“Edward O. Wilson, a biologist and author who conducted pioneering work on biodiversity, insects and human nature — and won two Pulitzer Prizes along the way — died on Sunday in Burlington, Mass. He was 92.
“Ed’s holy grail was the sheer delight of the pursuit of knowledge,” Paula J. Ehrlich, chief executive and president of the foundation, said in a statement. “A relentless synthesizer of ideas, his courageous scientific focus and poetic voice transformed our way of understanding ourselves and our planet.”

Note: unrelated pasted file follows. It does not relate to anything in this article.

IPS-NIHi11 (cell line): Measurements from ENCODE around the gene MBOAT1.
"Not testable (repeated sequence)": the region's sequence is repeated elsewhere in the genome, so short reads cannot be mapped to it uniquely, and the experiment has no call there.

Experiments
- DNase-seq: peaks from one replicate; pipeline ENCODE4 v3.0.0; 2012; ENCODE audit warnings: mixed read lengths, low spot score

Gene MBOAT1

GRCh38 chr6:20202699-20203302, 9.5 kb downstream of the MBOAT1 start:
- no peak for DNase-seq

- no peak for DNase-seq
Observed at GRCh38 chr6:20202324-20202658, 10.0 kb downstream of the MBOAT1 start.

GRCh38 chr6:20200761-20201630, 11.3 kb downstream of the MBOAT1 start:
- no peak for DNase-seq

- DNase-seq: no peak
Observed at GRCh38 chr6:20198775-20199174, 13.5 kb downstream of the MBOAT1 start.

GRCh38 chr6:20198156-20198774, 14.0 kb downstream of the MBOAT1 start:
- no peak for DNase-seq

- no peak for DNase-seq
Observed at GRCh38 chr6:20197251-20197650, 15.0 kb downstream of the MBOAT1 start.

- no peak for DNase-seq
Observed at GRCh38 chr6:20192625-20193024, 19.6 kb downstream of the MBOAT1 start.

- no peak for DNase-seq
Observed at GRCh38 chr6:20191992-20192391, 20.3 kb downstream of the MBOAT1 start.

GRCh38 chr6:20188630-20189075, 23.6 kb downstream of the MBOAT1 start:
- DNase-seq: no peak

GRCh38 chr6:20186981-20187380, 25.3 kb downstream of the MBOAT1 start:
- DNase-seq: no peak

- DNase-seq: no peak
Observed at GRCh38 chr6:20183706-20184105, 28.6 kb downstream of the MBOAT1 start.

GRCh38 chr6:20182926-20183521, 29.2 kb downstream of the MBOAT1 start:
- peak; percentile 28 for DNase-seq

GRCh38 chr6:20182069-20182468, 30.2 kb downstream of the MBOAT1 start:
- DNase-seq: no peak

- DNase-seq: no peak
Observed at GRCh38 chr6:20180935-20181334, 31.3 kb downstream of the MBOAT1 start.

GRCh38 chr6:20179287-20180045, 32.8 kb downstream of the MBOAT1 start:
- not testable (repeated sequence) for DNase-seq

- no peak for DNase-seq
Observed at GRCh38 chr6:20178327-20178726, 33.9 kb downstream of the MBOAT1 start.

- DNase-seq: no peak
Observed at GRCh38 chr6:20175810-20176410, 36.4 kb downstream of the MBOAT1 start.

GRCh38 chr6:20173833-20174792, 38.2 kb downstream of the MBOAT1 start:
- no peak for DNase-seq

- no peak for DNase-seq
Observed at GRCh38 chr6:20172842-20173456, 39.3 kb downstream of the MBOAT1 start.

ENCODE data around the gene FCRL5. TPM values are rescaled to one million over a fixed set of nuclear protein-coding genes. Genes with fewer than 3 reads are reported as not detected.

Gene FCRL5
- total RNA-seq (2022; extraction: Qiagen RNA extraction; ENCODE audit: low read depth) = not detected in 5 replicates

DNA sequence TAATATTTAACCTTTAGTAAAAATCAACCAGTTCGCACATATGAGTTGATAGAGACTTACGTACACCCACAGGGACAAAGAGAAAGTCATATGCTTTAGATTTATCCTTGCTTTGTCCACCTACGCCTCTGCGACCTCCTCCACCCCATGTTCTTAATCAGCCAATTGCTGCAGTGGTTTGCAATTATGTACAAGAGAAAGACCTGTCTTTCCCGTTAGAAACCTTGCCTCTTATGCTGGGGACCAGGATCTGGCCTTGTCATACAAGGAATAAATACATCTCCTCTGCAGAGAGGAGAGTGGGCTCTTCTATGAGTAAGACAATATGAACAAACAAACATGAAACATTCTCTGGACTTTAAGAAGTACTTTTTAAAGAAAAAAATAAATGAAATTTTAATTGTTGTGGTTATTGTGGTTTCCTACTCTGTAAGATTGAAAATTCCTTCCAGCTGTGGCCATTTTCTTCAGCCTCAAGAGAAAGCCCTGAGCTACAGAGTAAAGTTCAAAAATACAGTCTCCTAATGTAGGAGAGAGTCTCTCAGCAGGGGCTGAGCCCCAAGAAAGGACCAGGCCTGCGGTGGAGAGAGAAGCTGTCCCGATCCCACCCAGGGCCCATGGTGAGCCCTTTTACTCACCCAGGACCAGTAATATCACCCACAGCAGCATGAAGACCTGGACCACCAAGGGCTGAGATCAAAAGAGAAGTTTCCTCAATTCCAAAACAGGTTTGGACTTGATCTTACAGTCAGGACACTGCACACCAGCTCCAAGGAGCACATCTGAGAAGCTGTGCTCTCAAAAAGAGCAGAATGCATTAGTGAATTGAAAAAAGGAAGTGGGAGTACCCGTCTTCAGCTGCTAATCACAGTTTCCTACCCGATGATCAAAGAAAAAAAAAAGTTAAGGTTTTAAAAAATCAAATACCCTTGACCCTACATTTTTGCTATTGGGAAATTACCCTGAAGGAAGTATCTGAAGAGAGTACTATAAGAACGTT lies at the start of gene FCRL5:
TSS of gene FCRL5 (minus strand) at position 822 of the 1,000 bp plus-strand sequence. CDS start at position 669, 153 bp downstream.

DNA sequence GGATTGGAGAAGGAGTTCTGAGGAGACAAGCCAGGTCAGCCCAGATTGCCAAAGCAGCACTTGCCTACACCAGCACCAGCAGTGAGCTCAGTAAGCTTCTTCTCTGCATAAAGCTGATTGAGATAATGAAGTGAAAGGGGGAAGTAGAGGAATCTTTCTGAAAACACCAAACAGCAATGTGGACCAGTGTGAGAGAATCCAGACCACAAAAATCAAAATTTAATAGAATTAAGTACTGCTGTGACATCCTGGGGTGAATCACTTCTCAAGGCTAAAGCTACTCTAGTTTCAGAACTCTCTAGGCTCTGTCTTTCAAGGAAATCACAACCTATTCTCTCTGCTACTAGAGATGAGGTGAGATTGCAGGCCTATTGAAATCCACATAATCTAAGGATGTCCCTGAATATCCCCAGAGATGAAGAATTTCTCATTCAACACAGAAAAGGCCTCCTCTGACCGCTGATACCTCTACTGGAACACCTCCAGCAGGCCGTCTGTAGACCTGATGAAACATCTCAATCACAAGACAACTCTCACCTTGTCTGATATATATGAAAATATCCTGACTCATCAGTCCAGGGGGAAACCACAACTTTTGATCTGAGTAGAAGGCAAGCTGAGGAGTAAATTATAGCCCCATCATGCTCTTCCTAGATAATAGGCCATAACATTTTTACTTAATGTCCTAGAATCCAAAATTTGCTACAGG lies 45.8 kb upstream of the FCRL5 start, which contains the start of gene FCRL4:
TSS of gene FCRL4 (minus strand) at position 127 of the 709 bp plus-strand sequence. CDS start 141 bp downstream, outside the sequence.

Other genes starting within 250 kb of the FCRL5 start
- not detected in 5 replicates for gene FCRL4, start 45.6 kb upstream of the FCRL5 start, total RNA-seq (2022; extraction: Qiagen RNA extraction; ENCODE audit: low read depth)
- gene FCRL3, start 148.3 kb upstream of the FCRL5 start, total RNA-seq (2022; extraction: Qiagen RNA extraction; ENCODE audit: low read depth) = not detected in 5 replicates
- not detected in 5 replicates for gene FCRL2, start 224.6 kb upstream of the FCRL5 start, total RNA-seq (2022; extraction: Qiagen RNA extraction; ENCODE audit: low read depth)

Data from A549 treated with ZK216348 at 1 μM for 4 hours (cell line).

When Dr. Wilson began his career in evolutionary biology in the 1950s, the study of animals and plants seemed to many scientists like a quaint, obsolete hobby. Molecular biologists were getting their first glimpses of DNA, proteins and other invisible foundations of life. Dr. Wilson made it his life’s work to put evolution on an equal footing.”
David Lindsay: One of my great heroes has passed. He is the author of “Half-Earth, Our planet’s fight for life,” which has become the most important book in my life. It is a gateway aphrodisiac into the passion of habitat and wildlife conservation. (If anyone can’t get to read the entire obit, send me a message, and I will repost in January, with full permissions.)